Can setting up in Ireland help unblock Brexit-linked disruption to trade?

Print publication


It has now been a couple of months since the United Kingdom’s new trading regime with the European Union (EU) came into force and while the newspaper headlines may be fading, food business operators (FBOs) are facing long-lasting challenges when it comes to exporting their products to the EU. Essentially, these challenges boil down to organisational issues such as additional bureaucracy, more (and more complex) paperwork and the associated financial cost. While larger FBOs may be able to cope with the added complexity and cost, smaller FBOs may find the increased burden uneconomic.

One solution to the issue may be to set up an operation in a member state of the EU in order to streamline exports to the whole bloc. An obvious choice due to its proximity and common language for such an operation is in Ireland. As recently reported in The Grocer magazine, the Somerset cheese producer, Wyke Farms, has done just that and set up an Irish company to facilitate with its exports to the EU. The operation includes a team of six staff whose job it is to fill out export documentation.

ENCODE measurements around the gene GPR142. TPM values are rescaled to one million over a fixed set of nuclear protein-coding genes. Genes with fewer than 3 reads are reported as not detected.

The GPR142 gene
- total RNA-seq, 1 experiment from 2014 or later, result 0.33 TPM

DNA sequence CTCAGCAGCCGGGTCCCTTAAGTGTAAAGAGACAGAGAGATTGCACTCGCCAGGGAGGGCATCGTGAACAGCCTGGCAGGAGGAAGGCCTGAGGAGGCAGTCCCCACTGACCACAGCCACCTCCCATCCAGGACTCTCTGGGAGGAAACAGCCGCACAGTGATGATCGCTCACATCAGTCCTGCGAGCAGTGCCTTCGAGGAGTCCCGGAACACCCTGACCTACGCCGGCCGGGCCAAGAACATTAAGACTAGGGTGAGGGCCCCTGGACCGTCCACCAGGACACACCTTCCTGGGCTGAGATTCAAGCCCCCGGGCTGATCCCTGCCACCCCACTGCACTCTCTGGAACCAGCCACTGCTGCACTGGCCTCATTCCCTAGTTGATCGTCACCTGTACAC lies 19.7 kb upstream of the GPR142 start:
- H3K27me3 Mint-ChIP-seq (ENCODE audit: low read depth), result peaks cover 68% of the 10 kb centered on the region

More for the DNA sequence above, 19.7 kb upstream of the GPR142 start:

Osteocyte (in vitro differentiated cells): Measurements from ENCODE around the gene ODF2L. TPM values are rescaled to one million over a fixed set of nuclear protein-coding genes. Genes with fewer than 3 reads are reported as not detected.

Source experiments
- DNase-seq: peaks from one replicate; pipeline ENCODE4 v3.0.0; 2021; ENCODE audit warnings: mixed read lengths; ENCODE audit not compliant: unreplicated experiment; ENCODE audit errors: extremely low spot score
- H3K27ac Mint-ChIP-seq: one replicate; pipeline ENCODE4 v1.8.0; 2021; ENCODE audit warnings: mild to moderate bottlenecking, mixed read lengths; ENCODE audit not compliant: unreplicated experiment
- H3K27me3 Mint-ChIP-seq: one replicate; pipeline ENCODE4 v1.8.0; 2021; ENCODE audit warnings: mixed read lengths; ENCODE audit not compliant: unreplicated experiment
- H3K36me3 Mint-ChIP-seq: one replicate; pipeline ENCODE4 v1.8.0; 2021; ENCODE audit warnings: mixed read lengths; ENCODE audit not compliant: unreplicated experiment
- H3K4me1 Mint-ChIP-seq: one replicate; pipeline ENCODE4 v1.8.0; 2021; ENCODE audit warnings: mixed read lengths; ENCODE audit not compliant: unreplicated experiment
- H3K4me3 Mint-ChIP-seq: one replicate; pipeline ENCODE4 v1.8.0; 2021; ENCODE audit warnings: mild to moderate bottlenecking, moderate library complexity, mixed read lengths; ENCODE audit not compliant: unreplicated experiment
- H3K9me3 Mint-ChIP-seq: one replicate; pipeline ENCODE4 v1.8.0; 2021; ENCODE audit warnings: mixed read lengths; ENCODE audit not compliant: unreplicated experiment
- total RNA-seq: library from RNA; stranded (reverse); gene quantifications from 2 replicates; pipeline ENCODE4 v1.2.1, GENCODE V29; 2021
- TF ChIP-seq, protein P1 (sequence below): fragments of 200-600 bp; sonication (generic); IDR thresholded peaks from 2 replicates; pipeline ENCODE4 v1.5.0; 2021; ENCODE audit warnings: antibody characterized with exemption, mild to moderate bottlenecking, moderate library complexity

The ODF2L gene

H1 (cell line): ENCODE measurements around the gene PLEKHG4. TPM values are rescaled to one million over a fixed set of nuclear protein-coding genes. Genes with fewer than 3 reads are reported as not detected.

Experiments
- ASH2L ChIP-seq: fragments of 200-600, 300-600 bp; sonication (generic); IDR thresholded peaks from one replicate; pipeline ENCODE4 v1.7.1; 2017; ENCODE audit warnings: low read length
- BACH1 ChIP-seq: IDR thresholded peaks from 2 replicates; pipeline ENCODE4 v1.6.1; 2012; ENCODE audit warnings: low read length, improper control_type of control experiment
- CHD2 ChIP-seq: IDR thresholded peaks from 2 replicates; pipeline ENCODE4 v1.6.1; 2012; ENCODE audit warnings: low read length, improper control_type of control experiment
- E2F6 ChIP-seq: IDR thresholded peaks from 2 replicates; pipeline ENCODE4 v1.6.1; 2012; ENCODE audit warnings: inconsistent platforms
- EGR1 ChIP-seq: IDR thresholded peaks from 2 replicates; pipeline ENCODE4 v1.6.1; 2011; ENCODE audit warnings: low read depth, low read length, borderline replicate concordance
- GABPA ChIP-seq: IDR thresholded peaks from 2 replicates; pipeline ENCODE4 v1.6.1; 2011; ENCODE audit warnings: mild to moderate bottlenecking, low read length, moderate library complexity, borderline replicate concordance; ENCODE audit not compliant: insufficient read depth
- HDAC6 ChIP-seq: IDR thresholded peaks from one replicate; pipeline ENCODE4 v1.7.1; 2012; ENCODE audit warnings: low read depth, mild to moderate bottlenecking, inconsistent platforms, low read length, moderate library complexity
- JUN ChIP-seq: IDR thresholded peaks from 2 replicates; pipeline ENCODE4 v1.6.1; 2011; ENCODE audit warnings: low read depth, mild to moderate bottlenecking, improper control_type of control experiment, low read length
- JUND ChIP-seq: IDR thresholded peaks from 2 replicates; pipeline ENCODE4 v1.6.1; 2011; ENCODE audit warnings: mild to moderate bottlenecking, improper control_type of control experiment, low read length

In addition to streamlining the export operation, the Irish company also acts a consolidator for other smaller cheese suppliers. The consolidator model allows smaller FBOs which are struggling with the cost of the additional, upfront paperwork, to use the Irish company to export in bulk from a number of different suppliers. By increasing the volume of products exported, consolidators can minimise the export costs.

WM comment

Time will tell whether this business model becomes popular. If you are interested in exploring the possibility of setting up in Ireland, the International Trade team at Walker Morris would be happy to help.